This paper will examine the common organizational stressor known as work overload. To begin, the stressor will first be defined and explained in terms of its causes. The paper will then focus on how to deal with the stressor by suggesting a variety of organizational approaches. Individuals who have specialized training in the field of work overload will then be introduced. Unique approaches designed by these professionals as a method of dealing with work overload will be examined. The paper will conclude by describing how scientific literature and research might be of assistance to the specialists.
Having too much to do with too little time to do it is a common perception in the workplace. This problem, often referred to as work or role overload, can be caused by a variety of factors. Things such as unrealistic deadlines, lack of appropriate break periods, and increasingly heightened expectations are common causes of work-related stress that exist throughout a wide variety of occupations (Shimazu & Kosugi, 2003). Other harmful factors that are related to work overload include rapid change, disordered multitasking, uncertainty, and interruptions during work. While it is possible for many hours of concentration on a well-defined job to have a positive effect on a person's mental state, it is also possible for less than an hour of chaos in the workplace to have a hazardous effect on a person's health (Zohar, 1999).
People who serve as managers and supervisors are most susceptible to work overload. One potential explanation for this is the open-ended nature of the managerial job (Johns & Saks, 2001). The difficulties encountered when trying to juggle the demands of superiors with the needs of subordinates has the potential to provoke a lot of stress. Different personality types can also result in different ways of handling a heavy workload. For example, research indicates that introverts have notably different coping mechanisms for stress than extroverts (Dormann & Zapf, 2002). These mechanisms can vary in effectiveness when handling organizational stressors such as work overload. Another factor that relates to how people are influenced by heavy workloads is sex. For males, work stress is more strongly related to concerns about roles in the power structure of an organization, whereas female employees experience more severe stress when a conflict exists between job requirements and family relationships (Vagg, Spielberger, & Wasala, 2002).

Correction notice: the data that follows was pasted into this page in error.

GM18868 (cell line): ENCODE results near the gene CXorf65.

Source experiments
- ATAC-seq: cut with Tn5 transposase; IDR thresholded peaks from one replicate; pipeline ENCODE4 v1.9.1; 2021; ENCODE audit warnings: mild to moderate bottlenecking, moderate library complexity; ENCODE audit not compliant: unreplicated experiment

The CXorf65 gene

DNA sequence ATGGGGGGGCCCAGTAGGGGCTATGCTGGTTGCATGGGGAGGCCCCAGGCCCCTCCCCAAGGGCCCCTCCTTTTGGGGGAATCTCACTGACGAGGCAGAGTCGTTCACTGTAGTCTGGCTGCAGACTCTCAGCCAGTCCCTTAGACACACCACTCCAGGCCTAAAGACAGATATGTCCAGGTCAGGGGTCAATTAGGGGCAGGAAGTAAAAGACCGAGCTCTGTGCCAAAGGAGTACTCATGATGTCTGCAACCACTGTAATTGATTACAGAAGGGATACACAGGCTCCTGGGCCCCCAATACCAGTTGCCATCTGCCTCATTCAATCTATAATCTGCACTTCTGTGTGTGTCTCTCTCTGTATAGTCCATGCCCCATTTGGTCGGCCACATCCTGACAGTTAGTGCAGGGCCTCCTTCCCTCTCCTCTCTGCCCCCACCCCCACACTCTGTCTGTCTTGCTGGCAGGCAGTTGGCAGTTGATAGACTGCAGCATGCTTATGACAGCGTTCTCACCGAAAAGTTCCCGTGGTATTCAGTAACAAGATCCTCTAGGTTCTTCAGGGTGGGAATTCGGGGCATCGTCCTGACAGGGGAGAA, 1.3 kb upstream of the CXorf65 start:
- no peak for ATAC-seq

Early warning signs of work overload include headaches, sleep problems, difficulty concentrating, short temper, upset stomach, and low job satisfaction (Dormann & Zapf, 2002). These symptoms are common among anyone who is subjected to high levels of stress. However, if the stressor is allowed to develop a variety of more serious conditions can surface. These conditions can be psychological (anxiety, depression, anger), physical (headaches, hypertension, ulcers), behavioral (sleeping disorders, emotional outbursts, violence and aggression), and even organizational (absenteeism, low morale, reduced productivity) (Ettner & Grzywacz, 2001). When left unchecked, these consequences can debilitate a person. This is why it is essential to effectively be able to deal with work overload.
There are a variety of approaches that can be used to deal with excessive work demands. Research suggests that one of the most essential techniques is to identify the causes and symptoms of job stress (Shimazu & Kosugi, 2003). It is important to recognize personal responses to stressors such as work overload so that solutions can be tailored to specific problems. One such solution to the problem of having excessive work is to speak to management or colleagues before work overload becomes a serious problem (Ettner & Grzywacz, 2001). This type of communication can help to eliminate unnecessary stress. Another solution involves pacing work based on potential (Ettner & Grzywacz, 2001). This requires taking on...
Bibliography: Dormann, C., & Zapf, D. (2002). Social stressors at work, irritation, and depressive
symptoms: Accounting for unmeasured third variables in a multi-wave study
Ettner, S. L., & Grzywacz, J. G. (2001). Worker 's perceptions of how jobs affect health:
a social ecological perspective
Johns, Gary & Saks, Alan M. (2001). Organizational Behaviour: Understanding and managing life at work. Toronto: Addison, Wesley, Longman.
Shimazu, A., & Kosugi, S. (2003). Job stressors, coping, and psychological distress
among Japanese employees: interplay between active and non-active coping
Vagg, P. R., Spielberger, C. D., & Wasala, C. F. (2002). Effects of organizational level
and gender on stress in the workplace
Zohar, D. (1999). When things go wrong: The effect of daily work hassles on effort,
exertion and negative mood
Please join StudyMode to read the full document